Recent and raging controversies over the on-going shelling of civilians brings to the fore the use of satellite imagery in Sri Lanka to flag possible crimes against humanity. The most recent imagery comes from commercial satellites, with image analysis by Human Rights Watch that clearly indicates that shelling is taking place unabated.
The full report is available here.
It’s interesting that this increasing emphasis on and use of satellite imagery by domestic and international actors comes at this juncture. Compelling initiatives such as Eyes of Darfur on the web by Amnesty and Crisis in Darfur by the US Holocaust Museum on Google Earth are models for bearing witness to attacks against civilians from space. It however the first time that such technology is being use to scrutinise the violence in Sri Lanka. However, it is not the first time civilians have been targetted in the Vanni – for decades they have suffered the brunt of attacks by the LTTE with the resulting displacement a more enduring human tragedy without witness.
In recent weeks however, attacks by the Army against the LTTE and vice versa have resulted in horrific collateral. Every single report that notes the Army has targetted innocent civilians meets four familar and vicious responses from the Government – (a) that they have not, (b) that it is the LTTE doing all the shelling, (c) that reports which seek to portray the excesses of the Army are LTTE propaganda, and finally (d) that it is the LTTE which is holding civilians hostage and putting them in harms way.
It is not necessary to go into a zero sum perpetrator / victim debate, if only because it is a convenient escape for immediate and meaningful action to stop the on-going carnage. Civilians in the Vanni are dying in their hundreds every single week, and someone in Sri Lanka is killing them. They are dying out of starvation, they are dying as a result of shelling aimed at them, they are dying in shelters, they are dying in hospitals. 106 children died over the Vesak weekend alone, which is the kind of figure I find hard to grasp.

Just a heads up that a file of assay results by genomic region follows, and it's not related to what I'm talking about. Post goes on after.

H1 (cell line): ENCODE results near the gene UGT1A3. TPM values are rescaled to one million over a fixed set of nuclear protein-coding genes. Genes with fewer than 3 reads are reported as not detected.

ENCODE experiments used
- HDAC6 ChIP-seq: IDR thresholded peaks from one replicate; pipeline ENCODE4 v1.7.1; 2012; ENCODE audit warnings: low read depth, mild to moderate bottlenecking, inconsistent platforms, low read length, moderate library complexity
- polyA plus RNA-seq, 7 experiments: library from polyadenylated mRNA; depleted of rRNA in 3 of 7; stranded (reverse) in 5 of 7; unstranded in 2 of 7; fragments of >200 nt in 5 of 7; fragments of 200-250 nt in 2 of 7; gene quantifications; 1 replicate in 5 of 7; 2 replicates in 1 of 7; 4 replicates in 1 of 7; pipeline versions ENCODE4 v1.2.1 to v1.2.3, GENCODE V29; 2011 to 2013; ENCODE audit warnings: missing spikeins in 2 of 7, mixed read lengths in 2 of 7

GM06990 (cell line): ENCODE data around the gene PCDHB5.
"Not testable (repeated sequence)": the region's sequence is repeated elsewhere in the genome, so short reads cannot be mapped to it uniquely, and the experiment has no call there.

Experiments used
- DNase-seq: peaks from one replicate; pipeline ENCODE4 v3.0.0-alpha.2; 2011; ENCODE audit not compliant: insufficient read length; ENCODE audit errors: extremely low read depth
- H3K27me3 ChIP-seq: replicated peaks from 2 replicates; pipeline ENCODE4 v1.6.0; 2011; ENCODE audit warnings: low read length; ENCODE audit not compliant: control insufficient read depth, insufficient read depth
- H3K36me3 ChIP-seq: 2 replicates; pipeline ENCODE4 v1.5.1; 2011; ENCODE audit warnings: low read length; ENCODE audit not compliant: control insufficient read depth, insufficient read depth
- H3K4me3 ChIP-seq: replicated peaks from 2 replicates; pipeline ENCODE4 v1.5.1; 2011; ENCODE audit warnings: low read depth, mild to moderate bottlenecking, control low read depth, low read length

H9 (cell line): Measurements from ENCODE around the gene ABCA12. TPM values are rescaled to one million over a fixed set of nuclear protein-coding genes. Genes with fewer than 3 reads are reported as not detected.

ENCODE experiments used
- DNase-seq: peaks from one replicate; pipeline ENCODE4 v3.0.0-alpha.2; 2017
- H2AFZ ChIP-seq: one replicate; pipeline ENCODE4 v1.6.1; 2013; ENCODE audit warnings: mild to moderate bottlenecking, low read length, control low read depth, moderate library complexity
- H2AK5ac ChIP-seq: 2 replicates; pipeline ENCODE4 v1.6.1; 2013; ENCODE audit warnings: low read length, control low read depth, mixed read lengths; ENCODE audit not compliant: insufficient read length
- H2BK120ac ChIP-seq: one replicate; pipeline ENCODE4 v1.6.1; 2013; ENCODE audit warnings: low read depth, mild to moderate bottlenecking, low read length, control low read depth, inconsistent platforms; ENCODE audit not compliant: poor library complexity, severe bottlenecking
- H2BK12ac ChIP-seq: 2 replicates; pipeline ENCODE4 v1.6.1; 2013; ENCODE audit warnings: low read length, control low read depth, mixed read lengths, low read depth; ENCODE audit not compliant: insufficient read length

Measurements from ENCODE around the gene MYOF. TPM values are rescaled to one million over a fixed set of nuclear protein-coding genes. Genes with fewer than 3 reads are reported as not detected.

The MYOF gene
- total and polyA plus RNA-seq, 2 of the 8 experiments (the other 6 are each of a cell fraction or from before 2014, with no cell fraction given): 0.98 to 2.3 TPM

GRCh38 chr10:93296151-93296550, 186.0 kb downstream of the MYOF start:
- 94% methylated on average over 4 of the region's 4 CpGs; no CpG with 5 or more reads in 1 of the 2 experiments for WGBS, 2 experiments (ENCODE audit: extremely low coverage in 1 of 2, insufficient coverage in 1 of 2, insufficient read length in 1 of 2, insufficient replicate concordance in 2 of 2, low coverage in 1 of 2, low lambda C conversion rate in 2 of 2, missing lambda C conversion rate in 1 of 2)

This is no genocide, but it is a living hell. Visual evidence comes in the form of imagery in the public domain of the so called ‘safe zones’ HRW’s Google Earth layer for the most recent imagery of shelling is at a lower resolution than what is shown in their latest report on on-going hostilities in the Vanni. It nevertheless shows how densely populated the ‘safe zone’ is, with horrific conditions on the ground that only rare footage has showcased to the world.
That HRW has moved to commercial satellite imagery is obviously the result of the recent furore over leaked UN satellite imagery finding its way into their reports and global media. Unless the argument is made that commercial satellite imagery is also pro-LTTE, this is irrefutable evidence that both sides are still engaging in shelling despite promises to the contrary. In the case of the LTTE, lies and duplicity are expected. In the case of the government, it is sadly no different bnut more tragic because of its claims to be representative of peoples living in and supporting a democracy.
Can satellite imagery stop the shelling? I doubt it. They are however images for posterity, images now commercially available and well beyond the reach of the LTTE or Government to censor and hide. These are images that will continue to make public the violence on the ground. Bearing witness is a silent project, but a necessary one. Technology makes this possible today to a degree unthinkable in the past, where a war really could be hidden from global scrutiny.
On a more general level, the use of satellite imagery for human rights is a discussion I’ve had on this blog with luminaries like Paul Currion and Patrick Philippe Meier in posts such as Geo-location and human rights and Human Rights 2.0? As I note in an almost apocryphal manner in the latter,
So whether it be in helping record incidents or locating them on a map, new technologies give activists new ways to hold those who violate human rights accountable for their actions…What matters is not Human Rights 2.0, but about being as much of a pain in the arse as possible to those who violate human rights, by recording for posterity and with as much detail as possible, crimes against humanity and human decency.